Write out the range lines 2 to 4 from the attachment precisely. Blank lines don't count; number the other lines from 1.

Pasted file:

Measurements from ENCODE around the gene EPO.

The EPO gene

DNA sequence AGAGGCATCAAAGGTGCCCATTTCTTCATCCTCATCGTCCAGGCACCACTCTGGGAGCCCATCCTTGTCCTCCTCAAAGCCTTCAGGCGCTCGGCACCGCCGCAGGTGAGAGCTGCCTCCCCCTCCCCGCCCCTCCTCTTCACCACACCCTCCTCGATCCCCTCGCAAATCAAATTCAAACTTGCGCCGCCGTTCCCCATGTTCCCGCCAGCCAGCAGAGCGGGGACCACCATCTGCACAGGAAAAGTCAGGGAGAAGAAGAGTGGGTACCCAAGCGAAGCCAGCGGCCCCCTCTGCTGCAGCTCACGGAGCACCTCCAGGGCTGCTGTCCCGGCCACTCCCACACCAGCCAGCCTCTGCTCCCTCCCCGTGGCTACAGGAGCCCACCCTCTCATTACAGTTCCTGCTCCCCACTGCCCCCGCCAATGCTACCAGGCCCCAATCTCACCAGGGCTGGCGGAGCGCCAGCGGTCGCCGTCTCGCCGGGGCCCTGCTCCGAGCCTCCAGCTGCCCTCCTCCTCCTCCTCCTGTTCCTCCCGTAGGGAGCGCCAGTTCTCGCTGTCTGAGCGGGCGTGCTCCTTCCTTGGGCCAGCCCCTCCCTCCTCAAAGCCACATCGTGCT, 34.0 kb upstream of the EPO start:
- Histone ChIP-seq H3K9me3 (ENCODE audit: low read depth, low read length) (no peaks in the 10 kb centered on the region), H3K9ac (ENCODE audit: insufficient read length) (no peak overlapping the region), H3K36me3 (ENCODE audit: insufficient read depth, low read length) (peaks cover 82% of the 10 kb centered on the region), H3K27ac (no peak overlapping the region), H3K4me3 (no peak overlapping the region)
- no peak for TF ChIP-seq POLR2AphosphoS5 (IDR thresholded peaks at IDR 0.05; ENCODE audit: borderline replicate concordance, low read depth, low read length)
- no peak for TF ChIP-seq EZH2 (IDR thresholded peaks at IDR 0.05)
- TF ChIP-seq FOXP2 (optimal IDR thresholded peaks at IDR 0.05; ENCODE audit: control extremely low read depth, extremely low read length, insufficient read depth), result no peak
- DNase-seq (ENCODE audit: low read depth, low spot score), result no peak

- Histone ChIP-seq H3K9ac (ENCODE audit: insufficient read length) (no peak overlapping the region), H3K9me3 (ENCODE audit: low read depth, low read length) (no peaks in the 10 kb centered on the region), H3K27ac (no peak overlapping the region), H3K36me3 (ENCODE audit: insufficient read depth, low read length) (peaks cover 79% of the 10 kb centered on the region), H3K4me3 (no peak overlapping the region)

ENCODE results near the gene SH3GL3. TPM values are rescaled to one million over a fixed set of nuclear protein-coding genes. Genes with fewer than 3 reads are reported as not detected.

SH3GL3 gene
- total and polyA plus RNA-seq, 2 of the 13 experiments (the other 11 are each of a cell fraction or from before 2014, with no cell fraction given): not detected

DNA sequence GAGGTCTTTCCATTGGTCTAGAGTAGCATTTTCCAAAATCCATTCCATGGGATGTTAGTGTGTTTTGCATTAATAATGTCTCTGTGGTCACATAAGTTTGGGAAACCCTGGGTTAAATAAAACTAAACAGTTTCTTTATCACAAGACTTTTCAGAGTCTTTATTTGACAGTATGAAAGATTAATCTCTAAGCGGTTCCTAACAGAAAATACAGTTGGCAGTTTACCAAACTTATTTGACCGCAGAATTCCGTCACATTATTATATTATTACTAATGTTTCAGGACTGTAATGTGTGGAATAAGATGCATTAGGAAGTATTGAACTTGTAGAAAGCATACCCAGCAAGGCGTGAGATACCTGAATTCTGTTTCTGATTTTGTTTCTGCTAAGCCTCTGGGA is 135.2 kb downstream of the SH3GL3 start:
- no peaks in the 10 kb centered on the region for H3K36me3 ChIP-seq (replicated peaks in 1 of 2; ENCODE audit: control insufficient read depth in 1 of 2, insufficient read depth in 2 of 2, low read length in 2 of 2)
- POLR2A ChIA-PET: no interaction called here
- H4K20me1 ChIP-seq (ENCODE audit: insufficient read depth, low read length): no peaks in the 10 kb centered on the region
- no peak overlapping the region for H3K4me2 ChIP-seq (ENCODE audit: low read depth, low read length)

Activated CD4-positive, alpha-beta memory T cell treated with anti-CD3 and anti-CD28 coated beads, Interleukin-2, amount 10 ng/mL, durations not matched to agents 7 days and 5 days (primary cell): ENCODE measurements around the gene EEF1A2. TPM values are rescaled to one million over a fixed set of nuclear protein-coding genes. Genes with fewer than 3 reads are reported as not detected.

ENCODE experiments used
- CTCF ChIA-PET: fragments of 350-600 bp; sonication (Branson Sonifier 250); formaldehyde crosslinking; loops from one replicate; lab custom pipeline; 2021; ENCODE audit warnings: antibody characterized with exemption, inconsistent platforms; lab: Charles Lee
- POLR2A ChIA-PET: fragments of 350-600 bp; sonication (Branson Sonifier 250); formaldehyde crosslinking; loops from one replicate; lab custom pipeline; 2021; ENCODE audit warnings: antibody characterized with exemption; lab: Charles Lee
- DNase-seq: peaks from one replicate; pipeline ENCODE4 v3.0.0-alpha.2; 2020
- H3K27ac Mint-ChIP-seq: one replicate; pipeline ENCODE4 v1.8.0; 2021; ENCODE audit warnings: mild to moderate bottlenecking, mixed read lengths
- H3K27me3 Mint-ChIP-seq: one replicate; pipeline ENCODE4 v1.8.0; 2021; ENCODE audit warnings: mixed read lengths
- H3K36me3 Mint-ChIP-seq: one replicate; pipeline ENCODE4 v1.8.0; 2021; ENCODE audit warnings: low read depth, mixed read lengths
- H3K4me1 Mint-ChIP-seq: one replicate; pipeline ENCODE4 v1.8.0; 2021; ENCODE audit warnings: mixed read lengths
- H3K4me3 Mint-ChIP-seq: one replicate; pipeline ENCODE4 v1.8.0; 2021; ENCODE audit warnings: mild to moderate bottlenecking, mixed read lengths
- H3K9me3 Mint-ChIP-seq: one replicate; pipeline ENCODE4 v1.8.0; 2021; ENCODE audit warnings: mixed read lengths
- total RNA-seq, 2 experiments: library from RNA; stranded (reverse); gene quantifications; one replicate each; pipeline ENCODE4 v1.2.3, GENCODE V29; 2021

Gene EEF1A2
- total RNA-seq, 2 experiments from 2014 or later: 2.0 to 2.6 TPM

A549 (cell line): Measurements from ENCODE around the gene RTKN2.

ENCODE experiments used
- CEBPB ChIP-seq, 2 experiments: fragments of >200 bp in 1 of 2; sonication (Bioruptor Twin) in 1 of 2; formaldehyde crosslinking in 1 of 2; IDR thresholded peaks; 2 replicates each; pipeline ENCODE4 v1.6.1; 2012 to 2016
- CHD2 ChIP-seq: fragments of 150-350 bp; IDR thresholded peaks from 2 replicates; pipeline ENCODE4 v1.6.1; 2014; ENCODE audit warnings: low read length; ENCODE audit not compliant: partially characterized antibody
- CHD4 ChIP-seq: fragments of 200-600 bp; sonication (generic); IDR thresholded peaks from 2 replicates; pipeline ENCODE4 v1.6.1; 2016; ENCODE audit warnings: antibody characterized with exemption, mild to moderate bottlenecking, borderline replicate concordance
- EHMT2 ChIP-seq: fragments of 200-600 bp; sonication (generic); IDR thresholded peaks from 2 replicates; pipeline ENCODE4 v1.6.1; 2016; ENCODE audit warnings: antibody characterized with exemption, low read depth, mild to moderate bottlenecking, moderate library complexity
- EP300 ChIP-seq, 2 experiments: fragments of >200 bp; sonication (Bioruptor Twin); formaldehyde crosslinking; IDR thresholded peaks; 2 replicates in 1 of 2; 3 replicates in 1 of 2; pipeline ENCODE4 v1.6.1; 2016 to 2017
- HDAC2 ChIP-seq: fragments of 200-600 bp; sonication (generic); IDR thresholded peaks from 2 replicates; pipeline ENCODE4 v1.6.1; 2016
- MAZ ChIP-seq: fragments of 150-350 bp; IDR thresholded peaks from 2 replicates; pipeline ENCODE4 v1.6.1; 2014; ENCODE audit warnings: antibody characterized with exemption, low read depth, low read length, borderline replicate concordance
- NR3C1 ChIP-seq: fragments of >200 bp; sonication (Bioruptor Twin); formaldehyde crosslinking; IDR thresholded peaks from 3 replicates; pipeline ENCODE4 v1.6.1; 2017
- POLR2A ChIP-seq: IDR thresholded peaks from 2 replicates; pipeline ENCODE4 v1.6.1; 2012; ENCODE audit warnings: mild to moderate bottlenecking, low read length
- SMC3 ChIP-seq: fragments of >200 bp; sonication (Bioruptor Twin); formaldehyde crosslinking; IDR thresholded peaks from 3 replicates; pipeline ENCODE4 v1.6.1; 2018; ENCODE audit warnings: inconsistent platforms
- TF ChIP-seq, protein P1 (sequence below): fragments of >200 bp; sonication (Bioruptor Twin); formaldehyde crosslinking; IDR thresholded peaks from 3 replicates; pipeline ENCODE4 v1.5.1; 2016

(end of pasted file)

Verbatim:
The EPO gene

DNA sequence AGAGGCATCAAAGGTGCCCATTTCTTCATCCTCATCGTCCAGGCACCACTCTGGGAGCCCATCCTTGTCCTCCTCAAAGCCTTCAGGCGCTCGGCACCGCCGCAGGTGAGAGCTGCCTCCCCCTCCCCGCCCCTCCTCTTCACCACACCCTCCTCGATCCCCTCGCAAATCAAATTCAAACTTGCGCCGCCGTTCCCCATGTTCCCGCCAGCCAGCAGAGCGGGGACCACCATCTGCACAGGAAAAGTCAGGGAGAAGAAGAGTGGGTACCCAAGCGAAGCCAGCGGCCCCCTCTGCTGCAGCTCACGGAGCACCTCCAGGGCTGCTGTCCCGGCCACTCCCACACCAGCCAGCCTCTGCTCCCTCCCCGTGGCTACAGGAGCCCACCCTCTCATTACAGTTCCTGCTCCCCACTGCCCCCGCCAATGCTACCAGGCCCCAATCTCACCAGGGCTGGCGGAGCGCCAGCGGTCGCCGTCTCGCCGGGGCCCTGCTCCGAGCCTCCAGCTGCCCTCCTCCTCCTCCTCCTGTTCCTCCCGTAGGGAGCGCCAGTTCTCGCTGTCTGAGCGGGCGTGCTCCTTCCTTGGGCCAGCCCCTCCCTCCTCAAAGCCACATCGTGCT, 34.0 kb upstream of the EPO start:
- Histone ChIP-seq H3K9me3 (ENCODE audit: low read depth, low read length) (no peaks in the 10 kb centered on the region), H3K9ac (ENCODE audit: insufficient read length) (no peak overlapping the region), H3K36me3 (ENCODE audit: insufficient read depth, low read length) (peaks cover 82% of the 10 kb centered on the region), H3K27ac (no peak overlapping the region), H3K4me3 (no peak overlapping the region)